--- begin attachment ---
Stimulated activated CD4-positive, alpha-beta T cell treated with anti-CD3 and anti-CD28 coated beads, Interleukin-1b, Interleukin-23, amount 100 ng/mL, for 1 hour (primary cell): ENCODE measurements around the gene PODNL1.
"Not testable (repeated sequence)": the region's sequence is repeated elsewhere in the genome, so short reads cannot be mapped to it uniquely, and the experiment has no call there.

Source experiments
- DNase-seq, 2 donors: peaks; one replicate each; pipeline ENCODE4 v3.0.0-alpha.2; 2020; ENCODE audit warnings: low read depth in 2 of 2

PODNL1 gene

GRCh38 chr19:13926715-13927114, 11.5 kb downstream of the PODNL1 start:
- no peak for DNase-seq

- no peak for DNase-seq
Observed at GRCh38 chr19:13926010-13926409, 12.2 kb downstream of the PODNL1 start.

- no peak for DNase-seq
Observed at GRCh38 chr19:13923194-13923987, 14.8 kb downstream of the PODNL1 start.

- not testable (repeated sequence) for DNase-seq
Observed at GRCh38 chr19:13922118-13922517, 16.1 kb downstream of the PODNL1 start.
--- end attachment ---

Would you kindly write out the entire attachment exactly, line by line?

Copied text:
Stimulated activated CD4-positive, alpha-beta T cell treated with anti-CD3 and anti-CD28 coated beads, Interleukin-1b, Interleukin-23, amount 100 ng/mL, for 1 hour (primary cell): ENCODE measurements around the gene PODNL1.
"Not testable (repeated sequence)": the region's sequence is repeated elsewhere in the genome, so short reads cannot be mapped to it uniquely, and the experiment has no call there.

Source experiments
- DNase-seq, 2 donors: peaks; one replicate each; pipeline ENCODE4 v3.0.0-alpha.2; 2020; ENCODE audit warnings: low read depth in 2 of 2

PODNL1 gene

GRCh38 chr19:13926715-13927114, 11.5 kb downstream of the PODNL1 start:
- no peak for DNase-seq

- no peak for DNase-seq
Observed at GRCh38 chr19:13926010-13926409, 12.2 kb downstream of the PODNL1 start.

- no peak for DNase-seq
Observed at GRCh38 chr19:13923194-13923987, 14.8 kb downstream of the PODNL1 start.

- not testable (repeated sequence) for DNase-seq
Observed at GRCh38 chr19:13922118-13922517, 16.1 kb downstream of the PODNL1 start.